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This article has been written by Niketa Chitnis, pursuing a Diploma in Advanced Contract Drafting, Negotiation, and Dispute Resolution from


Every time you access a social media account or use a website or mobile application, you are bound by the terms of such social media platforms or websites. We are very well aware that such online terms of use or terms and conditions for usage of such platforms are one-sided in the favour of the owner/ developer of such platforms. You cannot access such platforms without accepting such terms and conditions. Terms and conditions to access online platforms usually include a condition reserving the right of owner/ developer to review or change any of the conditions at any time and the user on continuing its use assents its acceptance to such changed terms and conditions of the online platform. In this article, we will see the validity of such change in online terms and conditions in a court of law from the USA perspective.

Online terms and conditions

The effect of change of online terms and conditions on its enforceability is based on these three types of website agreements:

  1. Browsewrap agreements: These agreements have their terms on the website itself. They do not ask you for prior consent. According to Browsewrap Agreements, you simply accept the terms and conditions of the website by continuing to browse the website. For browsewrap agreements, you can continue to browse the website without reading or visiting the actual terms and conditions. Many times users are unaware of the existence of such a page containing terms and conditions for the usage of the website.

Eg: Wikipedia, in this you accept their policies simply by browsing their site.

2. Sign-in wrap agreements: With these agreements, you are notified about the existence of the terms and conditions of the website at the time of signing in and are advised to accept the terms and conditions while registering/ signing up to the site. Users are provided with a hyperlink to the page containing such terms and conditions.

Eg. Gmail, to open a Gmail account one needs to accept its terms and conditions, and the link is provided for the same while signing in.

iii. Clickwrap agreements: These agreements are different from the above agreements, they are designed to ensure that the user has a chance to read the given terms and conditions and they agree to such conditions after being fully aware of them.

Eg. Clickwrap agreements are often used for downloading or installing software. Such agreements are commonly set up through a series of pop-ups on the website. This requires a user to agree to the terms and conditions of the website by clicking the box for “I agree” or “I accept” after they are presented with the terms and conditions or a link leading directly to such terms and conditions.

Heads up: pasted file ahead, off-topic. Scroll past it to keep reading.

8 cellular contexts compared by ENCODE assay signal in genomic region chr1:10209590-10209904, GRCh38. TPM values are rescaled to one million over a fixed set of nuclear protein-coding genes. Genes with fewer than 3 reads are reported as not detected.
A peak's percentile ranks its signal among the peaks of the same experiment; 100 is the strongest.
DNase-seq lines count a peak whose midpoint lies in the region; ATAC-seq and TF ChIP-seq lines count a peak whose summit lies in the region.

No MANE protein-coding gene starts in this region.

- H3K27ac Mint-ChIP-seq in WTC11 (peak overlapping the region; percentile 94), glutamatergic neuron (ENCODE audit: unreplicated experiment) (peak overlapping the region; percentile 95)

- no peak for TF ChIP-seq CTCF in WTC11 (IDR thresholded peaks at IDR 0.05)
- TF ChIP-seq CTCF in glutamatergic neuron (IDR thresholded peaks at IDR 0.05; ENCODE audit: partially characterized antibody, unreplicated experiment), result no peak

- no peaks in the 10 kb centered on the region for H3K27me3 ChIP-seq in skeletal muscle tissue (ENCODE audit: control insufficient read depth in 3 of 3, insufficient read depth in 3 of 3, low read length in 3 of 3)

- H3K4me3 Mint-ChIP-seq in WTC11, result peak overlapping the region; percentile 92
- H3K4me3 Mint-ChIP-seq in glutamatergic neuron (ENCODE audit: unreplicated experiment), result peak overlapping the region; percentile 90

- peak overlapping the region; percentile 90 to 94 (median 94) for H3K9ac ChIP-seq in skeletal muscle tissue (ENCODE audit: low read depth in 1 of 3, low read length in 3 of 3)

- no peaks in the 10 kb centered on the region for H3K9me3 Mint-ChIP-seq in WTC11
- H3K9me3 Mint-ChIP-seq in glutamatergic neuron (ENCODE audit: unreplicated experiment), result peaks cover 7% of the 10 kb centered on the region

Legal enforceability of website agreements

Since these terms and conditions are actively agreed upon by the user before any action is taken by him, clickwrap agreements hold better legal enforceability. Sign-in wrap agreements are fact-intensive depending upon whether the user has prior knowledge about the terms and conditions of the website, before continuing to use the site. However, in the case of browsewrap agreements, any action is not required on the part of the user to continue usage of the website. It means the user does not actively accept the terms and conditions of the website after being fully aware of the same. Browsewrap agreements do not hold any strong legal enforceability, unlike clickwrap agreements.

Effect of change of terms provided on the enforceability of these agreements

  • During recent times, there has been a rise in litigation due to changes in mandatory arbitration provisions contained in these online terms and conditions, subjecting to its effect on the enforceability of these user agreements. One of the recent cases highlighting this issue is Stover v. Experian Holdings Inc., No. 19- 55204 (9th Cir. 2020).
  • In June 2014, Rachel Stover purchased a service called “Experian Credit Score,” which provides subscribers with their credit score. She agreed to the terms and conditions existing at the time of purchasing this service. The 2014 terms stated that all claims arising out of the transaction were subject to arbitration “to the fullest extent permitted by law,” and that Stover was waiving her right to be part of a class action. The 2014 terms also contained a change-of-terms provision stating that “[e]ach time” Stover “accessed . . . the . . . Product Website,” she would be manifesting assent to “the then-current” terms of the agreement.
  • Stover alleges that Experian fraudulently marketed the credit score as information that lenders review while determining consumers’ creditworthiness. Stover canceled her subscription to the Experian credit score service in July 2014 and accessed the website in 2018 a day before filing the complaint. However, in 2018 the arbitration provisions in the terms of Experian website had been changed accommodating a carve-out for disputes “arising out of or relating to the Fair Credit Reporting Act (FCRA) or other state or federal laws relating to the information contained in your consumer disclosure or report, including but not limited to claims for alleged inaccuracies in your credit report or the information in your credit file.” All other claims remained subject to arbitration “to the fullest extent permitted by law.”